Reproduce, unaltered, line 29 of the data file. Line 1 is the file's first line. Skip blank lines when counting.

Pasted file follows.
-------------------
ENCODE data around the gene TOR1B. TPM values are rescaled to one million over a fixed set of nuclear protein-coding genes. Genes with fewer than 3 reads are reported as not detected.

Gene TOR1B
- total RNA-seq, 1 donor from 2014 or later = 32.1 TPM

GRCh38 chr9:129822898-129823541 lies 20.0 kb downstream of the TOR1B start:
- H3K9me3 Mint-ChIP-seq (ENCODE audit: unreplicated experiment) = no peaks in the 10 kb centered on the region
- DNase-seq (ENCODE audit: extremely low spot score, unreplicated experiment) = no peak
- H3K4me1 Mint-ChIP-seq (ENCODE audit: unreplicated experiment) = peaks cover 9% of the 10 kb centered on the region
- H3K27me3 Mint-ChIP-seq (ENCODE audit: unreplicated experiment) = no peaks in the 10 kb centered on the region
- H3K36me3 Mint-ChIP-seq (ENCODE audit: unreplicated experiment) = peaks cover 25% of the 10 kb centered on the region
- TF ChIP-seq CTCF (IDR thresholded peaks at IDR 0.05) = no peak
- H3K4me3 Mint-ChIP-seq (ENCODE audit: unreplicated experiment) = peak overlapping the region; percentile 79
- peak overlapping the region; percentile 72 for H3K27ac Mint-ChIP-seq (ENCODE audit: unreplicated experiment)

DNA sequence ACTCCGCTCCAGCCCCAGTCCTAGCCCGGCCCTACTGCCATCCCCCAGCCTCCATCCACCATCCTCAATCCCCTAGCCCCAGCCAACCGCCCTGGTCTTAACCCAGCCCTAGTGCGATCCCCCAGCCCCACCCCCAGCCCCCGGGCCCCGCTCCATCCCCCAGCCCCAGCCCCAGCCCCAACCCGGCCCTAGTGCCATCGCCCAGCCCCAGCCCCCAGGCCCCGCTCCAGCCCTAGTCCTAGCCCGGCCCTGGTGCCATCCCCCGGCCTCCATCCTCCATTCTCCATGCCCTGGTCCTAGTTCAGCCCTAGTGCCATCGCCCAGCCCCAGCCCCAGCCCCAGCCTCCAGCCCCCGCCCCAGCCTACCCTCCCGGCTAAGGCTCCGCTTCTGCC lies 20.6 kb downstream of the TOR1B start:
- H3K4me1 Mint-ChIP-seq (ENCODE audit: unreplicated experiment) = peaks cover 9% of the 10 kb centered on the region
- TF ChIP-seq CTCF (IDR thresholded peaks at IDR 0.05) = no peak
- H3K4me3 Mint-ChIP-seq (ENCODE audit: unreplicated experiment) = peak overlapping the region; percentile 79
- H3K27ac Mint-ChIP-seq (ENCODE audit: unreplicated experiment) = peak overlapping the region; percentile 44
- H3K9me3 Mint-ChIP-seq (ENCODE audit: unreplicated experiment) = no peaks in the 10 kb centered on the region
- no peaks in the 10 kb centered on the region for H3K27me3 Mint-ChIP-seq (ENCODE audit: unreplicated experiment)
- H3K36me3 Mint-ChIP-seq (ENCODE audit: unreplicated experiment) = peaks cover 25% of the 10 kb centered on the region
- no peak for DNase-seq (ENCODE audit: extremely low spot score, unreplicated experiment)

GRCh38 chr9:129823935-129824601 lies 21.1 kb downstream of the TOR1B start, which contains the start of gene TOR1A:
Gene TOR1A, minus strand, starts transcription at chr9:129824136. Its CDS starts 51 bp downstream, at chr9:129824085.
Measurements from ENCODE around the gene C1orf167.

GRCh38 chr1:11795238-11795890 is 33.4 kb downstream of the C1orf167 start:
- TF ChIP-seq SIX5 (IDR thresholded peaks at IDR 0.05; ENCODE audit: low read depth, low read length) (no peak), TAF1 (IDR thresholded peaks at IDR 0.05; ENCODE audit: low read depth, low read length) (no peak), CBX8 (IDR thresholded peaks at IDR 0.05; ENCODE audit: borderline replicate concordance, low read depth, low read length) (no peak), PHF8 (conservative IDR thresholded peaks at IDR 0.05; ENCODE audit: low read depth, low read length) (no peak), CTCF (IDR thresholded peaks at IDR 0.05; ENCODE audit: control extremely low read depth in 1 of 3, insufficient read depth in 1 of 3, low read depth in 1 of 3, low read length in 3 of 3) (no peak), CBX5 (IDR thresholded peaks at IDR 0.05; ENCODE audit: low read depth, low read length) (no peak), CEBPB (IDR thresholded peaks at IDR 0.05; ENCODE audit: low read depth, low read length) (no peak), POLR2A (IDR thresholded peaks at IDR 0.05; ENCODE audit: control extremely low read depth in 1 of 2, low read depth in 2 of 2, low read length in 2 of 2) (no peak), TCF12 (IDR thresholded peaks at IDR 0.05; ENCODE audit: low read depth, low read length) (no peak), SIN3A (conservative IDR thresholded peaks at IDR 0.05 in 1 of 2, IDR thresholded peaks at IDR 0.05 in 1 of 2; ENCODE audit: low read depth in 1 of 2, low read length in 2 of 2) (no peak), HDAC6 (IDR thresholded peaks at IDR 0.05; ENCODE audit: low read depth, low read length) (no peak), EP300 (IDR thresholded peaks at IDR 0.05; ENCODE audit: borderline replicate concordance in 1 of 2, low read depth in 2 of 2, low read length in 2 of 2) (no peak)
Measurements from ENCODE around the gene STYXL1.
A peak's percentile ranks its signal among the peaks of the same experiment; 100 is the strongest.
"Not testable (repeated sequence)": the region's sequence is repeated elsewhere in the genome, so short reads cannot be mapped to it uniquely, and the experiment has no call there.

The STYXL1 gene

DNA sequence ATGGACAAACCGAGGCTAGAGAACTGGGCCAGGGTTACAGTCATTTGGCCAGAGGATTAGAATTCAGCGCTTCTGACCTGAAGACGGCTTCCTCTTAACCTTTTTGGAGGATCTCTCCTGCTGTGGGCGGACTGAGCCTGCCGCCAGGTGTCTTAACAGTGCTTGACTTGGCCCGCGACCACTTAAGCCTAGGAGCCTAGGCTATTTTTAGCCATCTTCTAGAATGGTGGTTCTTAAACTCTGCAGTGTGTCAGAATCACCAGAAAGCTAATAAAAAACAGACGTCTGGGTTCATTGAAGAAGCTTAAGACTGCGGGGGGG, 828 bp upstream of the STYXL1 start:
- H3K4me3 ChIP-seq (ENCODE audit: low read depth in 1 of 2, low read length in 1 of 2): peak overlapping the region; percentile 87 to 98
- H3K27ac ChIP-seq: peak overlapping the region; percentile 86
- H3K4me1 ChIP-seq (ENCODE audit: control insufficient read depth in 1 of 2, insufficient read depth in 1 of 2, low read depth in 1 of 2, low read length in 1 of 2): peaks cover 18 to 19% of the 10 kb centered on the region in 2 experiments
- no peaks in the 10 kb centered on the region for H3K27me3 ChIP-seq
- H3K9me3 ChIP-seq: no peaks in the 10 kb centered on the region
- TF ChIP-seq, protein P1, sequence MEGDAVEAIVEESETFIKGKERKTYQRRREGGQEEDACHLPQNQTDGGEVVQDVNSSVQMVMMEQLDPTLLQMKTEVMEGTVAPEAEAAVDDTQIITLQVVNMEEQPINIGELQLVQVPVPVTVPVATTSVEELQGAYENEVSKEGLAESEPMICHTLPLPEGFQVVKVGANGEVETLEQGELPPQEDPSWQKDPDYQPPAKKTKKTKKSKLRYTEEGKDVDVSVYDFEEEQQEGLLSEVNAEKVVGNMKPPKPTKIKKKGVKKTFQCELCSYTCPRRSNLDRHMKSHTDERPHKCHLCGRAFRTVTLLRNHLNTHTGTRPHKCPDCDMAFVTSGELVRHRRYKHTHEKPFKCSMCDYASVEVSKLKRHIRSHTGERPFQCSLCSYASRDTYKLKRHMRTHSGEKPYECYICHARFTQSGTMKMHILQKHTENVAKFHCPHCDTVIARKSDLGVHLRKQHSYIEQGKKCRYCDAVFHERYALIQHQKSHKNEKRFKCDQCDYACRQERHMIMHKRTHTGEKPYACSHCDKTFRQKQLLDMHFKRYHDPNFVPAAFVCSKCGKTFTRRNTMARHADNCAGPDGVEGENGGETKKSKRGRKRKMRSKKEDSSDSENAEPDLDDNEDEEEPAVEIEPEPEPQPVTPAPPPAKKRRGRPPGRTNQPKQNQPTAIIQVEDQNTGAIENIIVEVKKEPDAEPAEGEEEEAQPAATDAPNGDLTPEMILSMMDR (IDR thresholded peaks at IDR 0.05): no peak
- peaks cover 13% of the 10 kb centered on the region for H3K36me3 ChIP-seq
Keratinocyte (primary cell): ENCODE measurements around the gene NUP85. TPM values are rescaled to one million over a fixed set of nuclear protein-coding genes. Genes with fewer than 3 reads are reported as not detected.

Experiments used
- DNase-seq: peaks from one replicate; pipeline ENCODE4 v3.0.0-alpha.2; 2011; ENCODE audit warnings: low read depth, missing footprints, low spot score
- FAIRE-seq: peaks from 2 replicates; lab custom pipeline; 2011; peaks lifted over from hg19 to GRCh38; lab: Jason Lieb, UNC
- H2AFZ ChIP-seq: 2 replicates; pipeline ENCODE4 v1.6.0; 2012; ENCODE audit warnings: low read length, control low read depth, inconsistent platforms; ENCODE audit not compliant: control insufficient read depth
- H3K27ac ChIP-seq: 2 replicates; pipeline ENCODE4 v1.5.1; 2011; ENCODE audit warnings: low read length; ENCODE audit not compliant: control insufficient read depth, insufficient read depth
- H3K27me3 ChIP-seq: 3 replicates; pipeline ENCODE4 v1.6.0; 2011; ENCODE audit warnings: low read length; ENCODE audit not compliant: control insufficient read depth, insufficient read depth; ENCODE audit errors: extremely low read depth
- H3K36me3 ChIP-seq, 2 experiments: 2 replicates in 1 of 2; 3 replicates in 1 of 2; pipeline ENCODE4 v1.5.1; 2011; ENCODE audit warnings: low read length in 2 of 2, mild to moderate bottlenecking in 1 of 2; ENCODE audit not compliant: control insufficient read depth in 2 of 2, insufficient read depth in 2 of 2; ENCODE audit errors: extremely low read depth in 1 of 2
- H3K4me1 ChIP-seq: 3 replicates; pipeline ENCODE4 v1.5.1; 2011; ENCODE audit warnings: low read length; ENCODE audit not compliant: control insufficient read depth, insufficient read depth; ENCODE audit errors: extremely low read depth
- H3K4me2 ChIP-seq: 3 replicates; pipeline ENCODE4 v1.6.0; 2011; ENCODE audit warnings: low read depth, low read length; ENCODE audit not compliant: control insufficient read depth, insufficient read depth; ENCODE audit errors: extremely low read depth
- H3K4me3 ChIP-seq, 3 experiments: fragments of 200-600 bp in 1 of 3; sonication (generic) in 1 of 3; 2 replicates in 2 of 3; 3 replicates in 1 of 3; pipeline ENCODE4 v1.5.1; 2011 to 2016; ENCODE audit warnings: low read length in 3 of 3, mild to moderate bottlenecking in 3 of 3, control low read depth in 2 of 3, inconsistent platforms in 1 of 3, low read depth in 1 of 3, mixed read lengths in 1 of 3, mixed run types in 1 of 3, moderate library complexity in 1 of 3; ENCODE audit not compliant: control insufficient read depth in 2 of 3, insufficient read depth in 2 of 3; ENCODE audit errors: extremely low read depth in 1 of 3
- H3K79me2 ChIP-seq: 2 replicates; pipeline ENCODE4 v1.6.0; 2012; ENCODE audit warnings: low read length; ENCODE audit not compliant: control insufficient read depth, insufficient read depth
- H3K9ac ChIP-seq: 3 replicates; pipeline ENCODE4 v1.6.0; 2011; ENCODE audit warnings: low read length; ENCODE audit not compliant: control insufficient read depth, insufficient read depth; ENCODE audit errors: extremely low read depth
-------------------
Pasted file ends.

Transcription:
"Not testable (repeated sequence)": the region's sequence is repeated elsewhere in the genome, so short reads cannot be mapped to it uniquely, and the experiment has no call there.